In a statement issued to members this week, IPA chief executive officer Andrew Conway encouraged accountants to participate in a poll, asking whether or not they support a new, extended accountant’s exemption.
“As you know, the IPA has been leading the charge for a return and extension of the accountants’ exemption, which would operate as a limited financial advice model,” the CEO’s call to action said.
“We have never been in a better position to bring about this change, but we need your support to make it happen.”
Polling closes Monday, at which point Mr Conway will meet with Assistant Minister for Superannuation, Financial Services and Financial Technology Jane Hume and present the views of IPA’s members and other interested accountants.
The poll comes after mixed reaction from Australia’s accounting bodies on the proposal to bring back the accountants’ exemption.
Similarly to the IPA, the Tax Institute has declared its support, saying reintroducing a limited form of the accountants’ exemption should be considered.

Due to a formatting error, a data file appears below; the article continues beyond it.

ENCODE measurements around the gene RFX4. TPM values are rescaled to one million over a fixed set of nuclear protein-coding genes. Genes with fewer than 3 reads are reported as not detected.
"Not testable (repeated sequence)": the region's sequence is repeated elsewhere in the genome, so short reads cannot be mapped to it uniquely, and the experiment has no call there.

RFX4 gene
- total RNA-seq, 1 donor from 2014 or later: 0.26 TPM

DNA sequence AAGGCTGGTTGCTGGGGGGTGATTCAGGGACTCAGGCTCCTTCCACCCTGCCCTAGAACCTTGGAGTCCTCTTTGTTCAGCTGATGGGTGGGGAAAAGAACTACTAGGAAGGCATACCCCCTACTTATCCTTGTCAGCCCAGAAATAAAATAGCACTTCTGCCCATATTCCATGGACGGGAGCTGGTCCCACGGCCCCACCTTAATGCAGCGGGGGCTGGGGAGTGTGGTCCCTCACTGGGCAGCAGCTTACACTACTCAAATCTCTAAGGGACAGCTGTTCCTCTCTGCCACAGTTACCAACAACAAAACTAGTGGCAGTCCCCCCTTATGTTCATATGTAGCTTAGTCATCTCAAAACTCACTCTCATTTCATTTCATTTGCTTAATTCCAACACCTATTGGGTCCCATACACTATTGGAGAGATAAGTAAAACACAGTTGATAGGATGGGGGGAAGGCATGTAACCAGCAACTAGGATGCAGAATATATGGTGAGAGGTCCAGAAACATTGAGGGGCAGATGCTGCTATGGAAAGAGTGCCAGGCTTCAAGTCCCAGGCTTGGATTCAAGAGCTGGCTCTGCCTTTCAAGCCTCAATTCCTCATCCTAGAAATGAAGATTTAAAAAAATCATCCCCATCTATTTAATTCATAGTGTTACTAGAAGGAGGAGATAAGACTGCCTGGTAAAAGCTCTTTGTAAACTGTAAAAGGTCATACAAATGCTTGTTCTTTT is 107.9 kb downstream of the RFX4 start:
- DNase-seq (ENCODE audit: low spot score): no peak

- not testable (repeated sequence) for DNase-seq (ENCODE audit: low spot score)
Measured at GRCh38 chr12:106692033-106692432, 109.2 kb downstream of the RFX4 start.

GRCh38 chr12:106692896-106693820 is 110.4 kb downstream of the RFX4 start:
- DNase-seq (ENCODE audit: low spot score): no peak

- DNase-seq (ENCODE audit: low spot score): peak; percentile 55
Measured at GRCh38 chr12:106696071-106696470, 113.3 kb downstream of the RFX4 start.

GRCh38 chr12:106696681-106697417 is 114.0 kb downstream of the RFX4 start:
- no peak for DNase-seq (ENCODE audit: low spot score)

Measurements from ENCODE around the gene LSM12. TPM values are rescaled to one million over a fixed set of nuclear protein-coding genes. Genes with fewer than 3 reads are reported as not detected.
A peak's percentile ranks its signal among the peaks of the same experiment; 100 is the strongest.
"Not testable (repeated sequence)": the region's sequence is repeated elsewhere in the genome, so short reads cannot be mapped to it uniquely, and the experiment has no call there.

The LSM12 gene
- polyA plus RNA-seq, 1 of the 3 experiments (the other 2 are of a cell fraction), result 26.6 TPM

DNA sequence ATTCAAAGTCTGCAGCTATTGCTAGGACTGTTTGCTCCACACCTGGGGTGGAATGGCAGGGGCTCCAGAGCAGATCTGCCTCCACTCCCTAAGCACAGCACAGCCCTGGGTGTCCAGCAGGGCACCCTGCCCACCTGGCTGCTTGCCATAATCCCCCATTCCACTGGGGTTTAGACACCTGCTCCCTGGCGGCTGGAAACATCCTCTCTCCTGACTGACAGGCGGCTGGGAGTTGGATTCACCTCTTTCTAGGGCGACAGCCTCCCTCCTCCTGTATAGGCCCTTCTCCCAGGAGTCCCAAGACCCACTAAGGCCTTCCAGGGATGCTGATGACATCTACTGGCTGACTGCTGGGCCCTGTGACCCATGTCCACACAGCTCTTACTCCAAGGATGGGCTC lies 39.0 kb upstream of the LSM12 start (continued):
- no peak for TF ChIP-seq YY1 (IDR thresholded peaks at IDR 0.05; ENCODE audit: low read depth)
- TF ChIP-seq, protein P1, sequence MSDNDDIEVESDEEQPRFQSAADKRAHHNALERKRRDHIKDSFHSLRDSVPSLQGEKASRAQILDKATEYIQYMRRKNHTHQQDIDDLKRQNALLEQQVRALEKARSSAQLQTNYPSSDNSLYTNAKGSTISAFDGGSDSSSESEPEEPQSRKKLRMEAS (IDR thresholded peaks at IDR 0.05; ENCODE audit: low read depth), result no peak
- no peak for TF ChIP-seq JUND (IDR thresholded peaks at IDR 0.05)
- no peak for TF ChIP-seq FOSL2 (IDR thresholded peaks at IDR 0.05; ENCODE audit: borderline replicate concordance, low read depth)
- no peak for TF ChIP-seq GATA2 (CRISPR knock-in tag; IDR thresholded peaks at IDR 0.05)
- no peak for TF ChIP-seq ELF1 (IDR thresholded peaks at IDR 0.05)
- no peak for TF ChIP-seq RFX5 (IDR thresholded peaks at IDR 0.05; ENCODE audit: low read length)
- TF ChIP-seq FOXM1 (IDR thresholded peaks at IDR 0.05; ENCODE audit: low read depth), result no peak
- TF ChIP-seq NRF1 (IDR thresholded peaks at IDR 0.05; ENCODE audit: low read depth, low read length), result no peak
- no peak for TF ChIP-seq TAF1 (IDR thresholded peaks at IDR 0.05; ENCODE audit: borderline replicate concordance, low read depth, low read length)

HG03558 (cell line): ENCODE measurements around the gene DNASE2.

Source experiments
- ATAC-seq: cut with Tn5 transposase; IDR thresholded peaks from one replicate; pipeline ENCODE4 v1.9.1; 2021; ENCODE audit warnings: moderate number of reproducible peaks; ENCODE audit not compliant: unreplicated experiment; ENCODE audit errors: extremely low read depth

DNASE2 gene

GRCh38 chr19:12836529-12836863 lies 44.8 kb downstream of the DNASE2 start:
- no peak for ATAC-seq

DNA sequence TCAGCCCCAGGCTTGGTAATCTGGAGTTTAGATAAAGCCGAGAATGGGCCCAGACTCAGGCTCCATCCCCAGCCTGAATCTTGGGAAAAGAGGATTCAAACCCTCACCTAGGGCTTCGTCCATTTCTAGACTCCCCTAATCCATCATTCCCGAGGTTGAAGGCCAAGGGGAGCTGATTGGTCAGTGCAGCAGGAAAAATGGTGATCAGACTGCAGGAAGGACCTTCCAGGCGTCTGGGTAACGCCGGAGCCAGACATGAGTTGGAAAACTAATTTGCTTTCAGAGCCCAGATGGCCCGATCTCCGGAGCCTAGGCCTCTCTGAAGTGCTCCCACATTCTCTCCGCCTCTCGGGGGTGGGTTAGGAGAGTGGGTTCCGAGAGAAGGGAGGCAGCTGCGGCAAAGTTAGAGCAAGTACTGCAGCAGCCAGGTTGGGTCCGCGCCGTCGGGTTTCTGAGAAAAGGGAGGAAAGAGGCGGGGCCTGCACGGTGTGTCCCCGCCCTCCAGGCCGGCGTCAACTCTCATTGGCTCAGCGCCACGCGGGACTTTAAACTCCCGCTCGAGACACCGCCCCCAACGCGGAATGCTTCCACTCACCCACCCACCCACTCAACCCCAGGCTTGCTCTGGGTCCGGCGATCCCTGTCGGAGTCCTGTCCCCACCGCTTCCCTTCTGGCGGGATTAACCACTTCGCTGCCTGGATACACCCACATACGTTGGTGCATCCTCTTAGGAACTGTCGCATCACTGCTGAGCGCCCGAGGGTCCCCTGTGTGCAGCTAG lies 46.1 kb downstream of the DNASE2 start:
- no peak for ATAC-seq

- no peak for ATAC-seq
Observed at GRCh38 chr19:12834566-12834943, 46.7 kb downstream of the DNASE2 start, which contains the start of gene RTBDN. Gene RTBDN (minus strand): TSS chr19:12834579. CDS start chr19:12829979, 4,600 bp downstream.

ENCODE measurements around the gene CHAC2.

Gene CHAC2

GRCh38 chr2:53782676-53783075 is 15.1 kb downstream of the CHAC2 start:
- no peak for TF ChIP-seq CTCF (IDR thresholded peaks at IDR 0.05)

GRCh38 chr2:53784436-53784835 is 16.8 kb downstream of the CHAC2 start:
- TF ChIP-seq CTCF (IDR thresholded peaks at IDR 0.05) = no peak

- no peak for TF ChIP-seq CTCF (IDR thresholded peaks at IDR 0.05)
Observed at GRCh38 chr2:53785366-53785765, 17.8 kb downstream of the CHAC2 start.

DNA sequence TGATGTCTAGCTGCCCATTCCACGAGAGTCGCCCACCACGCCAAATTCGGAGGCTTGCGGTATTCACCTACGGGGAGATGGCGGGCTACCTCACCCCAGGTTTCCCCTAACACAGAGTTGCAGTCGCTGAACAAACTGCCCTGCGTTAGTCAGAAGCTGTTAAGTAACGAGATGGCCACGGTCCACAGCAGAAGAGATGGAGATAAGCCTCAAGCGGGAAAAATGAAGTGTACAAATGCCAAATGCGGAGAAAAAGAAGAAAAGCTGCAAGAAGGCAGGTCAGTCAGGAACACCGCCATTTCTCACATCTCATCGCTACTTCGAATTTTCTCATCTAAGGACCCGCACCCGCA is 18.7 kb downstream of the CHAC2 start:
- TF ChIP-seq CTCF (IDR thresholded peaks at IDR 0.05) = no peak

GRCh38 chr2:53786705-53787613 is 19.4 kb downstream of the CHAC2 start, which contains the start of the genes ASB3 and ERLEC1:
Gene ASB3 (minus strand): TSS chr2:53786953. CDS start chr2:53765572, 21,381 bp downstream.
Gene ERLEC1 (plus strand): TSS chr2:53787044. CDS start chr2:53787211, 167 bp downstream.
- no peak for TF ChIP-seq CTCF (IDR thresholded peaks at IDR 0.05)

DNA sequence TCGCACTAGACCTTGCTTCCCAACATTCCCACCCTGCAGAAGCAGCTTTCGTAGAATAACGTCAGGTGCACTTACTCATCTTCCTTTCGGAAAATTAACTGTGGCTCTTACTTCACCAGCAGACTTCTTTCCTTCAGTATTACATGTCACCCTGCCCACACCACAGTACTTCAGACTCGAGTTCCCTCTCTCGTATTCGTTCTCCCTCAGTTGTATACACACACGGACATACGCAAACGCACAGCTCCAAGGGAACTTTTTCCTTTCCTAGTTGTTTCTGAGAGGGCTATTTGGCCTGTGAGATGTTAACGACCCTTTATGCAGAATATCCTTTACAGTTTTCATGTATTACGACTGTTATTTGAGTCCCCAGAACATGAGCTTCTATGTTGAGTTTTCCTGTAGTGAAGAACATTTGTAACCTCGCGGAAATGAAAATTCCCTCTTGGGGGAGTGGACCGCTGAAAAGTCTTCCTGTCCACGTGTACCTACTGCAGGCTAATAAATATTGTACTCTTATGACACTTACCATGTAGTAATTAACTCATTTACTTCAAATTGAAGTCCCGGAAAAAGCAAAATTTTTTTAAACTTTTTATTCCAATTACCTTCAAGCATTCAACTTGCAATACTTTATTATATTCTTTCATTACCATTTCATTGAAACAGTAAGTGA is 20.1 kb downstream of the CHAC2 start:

The Tax Institute believes a registered tax agent who does not have an AFSL should be allowed to structure arrangements to make a contribution, receive a pension or exit an SMSF including setting up and closing down the SMSF; recommend winding up of an SMSF in specific circumstances; commence an income stream and take a lump sum from an SMSF; make contributions to an SMSF; and advise on the application of the small business CGT concessions as they relate to making a contribution to an SMSF.
However, Chartered Accountants Australia and New Zealand and CPA Australia have chosen not to support the option.
“Tax is a key consideration for the majority of financial planning strategies. It is not incidental, it is material to the advice and recommendations,” their joint submission said.
“Further, the accountants’ exemption only permitted the recommendation to establish or wind up an interest in an SMSF. It was so limited that it did not even permit a recommendation to not establish an SMSF.
“Restoring such a limited exemption is not going to address the need to enable affordable, accessible and quality advice by trusted advisers.”